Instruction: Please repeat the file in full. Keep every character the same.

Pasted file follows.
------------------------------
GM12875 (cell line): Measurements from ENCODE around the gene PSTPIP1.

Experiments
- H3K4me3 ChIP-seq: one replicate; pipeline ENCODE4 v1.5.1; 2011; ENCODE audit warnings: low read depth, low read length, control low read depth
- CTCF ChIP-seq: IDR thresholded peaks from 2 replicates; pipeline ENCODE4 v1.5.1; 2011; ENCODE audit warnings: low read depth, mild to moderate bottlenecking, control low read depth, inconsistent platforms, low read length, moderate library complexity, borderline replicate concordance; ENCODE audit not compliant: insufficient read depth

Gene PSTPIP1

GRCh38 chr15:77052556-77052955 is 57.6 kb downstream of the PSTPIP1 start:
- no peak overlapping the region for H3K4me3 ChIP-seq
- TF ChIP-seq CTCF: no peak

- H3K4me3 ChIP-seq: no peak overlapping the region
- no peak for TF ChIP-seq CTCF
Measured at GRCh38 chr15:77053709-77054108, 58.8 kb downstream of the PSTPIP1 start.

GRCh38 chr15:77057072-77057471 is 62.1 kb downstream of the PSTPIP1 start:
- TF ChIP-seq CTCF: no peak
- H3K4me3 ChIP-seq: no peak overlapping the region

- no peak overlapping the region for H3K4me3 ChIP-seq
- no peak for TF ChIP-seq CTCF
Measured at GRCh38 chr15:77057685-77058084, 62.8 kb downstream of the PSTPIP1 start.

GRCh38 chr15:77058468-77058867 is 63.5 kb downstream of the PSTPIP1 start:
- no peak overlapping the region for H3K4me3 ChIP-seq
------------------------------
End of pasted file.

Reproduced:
GM12875 (cell line): Measurements from ENCODE around the gene PSTPIP1.

Experiments
- H3K4me3 ChIP-seq: one replicate; pipeline ENCODE4 v1.5.1; 2011; ENCODE audit warnings: low read depth, low read length, control low read depth
- CTCF ChIP-seq: IDR thresholded peaks from 2 replicates; pipeline ENCODE4 v1.5.1; 2011; ENCODE audit warnings: low read depth, mild to moderate bottlenecking, control low read depth, inconsistent platforms, low read length, moderate library complexity, borderline replicate concordance; ENCODE audit not compliant: insufficient read depth

Gene PSTPIP1

GRCh38 chr15:77052556-77052955 is 57.6 kb downstream of the PSTPIP1 start:
- no peak overlapping the region for H3K4me3 ChIP-seq
- TF ChIP-seq CTCF: no peak

- H3K4me3 ChIP-seq: no peak overlapping the region
- no peak for TF ChIP-seq CTCF
Measured at GRCh38 chr15:77053709-77054108, 58.8 kb downstream of the PSTPIP1 start.

GRCh38 chr15:77057072-77057471 is 62.1 kb downstream of the PSTPIP1 start:
- TF ChIP-seq CTCF: no peak
- H3K4me3 ChIP-seq: no peak overlapping the region

- no peak overlapping the region for H3K4me3 ChIP-seq
- no peak for TF ChIP-seq CTCF
Measured at GRCh38 chr15:77057685-77058084, 62.8 kb downstream of the PSTPIP1 start.

GRCh38 chr15:77058468-77058867 is 63.5 kb downstream of the PSTPIP1 start:
- no peak overlapping the region for H3K4me3 ChIP-seq